Unfairly punishing teachers who fairly punish students could net school board members a fine. That would be the consequence of a bill that passed the state House on Monday.
House Bill 253, proposed by Rep. Fred Dyson, an Eagle River Republican, requires school districts to work with their communities to come up with school disciplinary and safety programs.
If a teacher disciplines a student according to the plan, the school board would have to back the teacher up, under the bill. Firing or otherwise punishing the teacher for the discipline would be a violation, similar to a traffic ticket. The maximum fine for an individual would be $300, while the maximum penalty for the full board would be $10,000.
``It is a key issue for teachers to know their administration will back them up,'' Dyson said.
An earlier version of the bill would have allowed board members to be charged with a misdemeanor - which is more serious than a violation - if they unfairly punished a teacher for enforcing discipline.
Dyson said he introduced the bill in response to several reports around the state about lax discipline and lack of support for teachers who tried to enforce the rules.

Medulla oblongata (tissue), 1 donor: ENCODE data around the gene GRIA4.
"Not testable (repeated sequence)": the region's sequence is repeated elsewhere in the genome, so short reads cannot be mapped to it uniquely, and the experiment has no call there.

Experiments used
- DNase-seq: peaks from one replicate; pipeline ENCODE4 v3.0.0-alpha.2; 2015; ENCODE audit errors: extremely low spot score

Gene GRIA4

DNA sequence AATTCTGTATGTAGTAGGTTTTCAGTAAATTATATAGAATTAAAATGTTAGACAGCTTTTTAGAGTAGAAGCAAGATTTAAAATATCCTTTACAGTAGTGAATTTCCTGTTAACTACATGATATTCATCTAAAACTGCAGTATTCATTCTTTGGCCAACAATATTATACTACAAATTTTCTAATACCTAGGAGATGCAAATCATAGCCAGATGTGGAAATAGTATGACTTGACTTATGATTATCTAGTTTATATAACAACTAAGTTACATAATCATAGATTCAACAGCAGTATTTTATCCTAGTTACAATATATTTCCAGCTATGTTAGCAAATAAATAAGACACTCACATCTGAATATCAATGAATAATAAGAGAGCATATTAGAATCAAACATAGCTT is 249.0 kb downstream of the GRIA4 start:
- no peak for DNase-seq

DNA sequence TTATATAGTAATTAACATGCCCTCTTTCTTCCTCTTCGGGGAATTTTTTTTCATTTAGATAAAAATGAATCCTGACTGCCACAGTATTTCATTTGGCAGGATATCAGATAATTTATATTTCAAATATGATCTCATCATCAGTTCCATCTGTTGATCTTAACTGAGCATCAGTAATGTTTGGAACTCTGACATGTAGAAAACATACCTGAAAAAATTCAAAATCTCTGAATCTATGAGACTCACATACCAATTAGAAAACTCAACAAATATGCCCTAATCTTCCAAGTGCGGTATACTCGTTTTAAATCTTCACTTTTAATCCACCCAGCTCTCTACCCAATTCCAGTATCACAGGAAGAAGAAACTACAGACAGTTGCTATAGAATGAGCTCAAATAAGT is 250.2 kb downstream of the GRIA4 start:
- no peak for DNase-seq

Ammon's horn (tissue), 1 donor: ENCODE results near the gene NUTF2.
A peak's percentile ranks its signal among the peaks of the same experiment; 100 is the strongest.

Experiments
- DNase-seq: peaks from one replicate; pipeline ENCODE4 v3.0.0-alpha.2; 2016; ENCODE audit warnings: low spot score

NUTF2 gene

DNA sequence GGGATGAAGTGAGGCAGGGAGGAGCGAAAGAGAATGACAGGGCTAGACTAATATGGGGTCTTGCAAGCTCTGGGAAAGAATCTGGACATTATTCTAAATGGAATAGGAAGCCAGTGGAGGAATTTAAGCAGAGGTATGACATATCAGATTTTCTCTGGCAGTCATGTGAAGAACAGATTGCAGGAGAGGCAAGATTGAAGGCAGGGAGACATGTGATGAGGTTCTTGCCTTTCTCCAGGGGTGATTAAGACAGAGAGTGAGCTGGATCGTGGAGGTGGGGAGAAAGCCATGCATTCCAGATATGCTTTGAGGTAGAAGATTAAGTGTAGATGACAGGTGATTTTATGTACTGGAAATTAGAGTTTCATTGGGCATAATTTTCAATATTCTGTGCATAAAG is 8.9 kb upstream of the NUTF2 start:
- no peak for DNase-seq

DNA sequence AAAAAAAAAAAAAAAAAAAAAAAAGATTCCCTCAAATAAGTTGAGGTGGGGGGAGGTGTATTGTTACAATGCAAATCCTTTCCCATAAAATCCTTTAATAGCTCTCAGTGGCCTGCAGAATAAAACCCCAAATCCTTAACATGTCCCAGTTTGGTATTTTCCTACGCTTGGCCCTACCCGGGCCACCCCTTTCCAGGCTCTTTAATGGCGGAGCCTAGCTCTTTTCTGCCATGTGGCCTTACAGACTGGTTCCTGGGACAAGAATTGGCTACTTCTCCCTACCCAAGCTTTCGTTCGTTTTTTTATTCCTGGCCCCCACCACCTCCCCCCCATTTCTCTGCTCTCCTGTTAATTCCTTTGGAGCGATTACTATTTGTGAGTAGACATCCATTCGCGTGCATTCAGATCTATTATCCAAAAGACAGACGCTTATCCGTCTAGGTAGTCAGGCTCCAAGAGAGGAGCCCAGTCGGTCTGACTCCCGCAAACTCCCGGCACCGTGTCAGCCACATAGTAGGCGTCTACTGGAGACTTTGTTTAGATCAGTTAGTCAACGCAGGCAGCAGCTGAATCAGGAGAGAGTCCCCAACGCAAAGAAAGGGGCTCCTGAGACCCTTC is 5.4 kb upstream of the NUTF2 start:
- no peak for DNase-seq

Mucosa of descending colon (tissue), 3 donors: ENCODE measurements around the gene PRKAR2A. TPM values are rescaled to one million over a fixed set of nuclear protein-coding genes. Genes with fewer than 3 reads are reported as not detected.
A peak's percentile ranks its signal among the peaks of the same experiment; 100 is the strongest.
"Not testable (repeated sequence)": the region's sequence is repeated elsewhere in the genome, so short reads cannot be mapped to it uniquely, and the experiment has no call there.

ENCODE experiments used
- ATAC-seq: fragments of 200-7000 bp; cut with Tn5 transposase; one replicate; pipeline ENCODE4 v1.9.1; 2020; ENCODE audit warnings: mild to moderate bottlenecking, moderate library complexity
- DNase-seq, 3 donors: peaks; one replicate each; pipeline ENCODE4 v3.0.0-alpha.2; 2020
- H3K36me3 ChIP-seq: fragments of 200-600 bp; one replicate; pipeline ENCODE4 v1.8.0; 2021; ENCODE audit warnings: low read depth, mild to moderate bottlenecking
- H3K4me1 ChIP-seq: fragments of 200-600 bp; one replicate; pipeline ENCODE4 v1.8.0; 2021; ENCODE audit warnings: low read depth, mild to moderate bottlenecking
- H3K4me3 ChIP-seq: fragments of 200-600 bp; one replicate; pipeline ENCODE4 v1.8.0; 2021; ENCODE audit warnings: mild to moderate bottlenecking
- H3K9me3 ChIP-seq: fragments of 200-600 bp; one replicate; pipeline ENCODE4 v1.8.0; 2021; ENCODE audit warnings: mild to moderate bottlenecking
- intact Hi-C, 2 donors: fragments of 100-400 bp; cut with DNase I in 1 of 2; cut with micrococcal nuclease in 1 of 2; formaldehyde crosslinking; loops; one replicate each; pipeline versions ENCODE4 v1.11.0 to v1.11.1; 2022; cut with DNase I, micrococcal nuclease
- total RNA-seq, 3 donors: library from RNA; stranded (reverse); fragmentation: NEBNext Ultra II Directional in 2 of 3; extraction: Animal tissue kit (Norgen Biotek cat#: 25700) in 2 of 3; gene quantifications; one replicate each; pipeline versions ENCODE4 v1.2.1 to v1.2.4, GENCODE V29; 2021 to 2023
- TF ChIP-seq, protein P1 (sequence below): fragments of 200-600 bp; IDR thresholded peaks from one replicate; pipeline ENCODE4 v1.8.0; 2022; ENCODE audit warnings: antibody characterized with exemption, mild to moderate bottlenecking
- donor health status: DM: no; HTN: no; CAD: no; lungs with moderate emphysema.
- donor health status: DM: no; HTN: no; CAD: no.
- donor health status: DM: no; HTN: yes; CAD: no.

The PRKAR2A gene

He pointed to an incident in Hydaburg last fall in which a student brought a realistic-looking toy gun to school. The student, who was the daughter of a school board member, received what some thought was a lenient punishment - a one-day suspension. Four Hydaburg teachers quit their jobs shortly thereafter.
Rep. John Davies, a Fairbanks Democrat, said he supported many parts of the bill, but was concerned about imposing penalties on a school board member who may have acted in good faith.
Gene Therriault, a North Pole Republican, worried the bill might discourage people from donating their time to serve on school boards.
Dyson, however, said the bill requires a board to ``knowingly'' allow a teacher to be punished, and that's a high standard to prove. ``I think there's adequate protection here,'' he said.
The bill passed 31-6 on Monday and 33-5 on reconsideration today. Juneau's representatives, Republican Bill Hudson and Democratic Beth Kerttula, were among today's yes votes, although Kerttula voted no on Monday. It still must go through the state Senate.
Juneau School District Superintendent Gary Bader said he doesn't see a need for the bill.
``To my knowledge we haven't had any problems in Juneau that relate to teachers being sanctioned for applying the discipline policy of the district,'' he said.
He worries the bill ``can only have a chilling effect on those people who might want to run for the office.''
The requirement to work with the community to come up with discipline and safety plans is not unreasonable, he said, adding it's something districts already do.
``I think we all want standards for behavior and discipline, and we want them to be uniform and fair. That's not a problem.''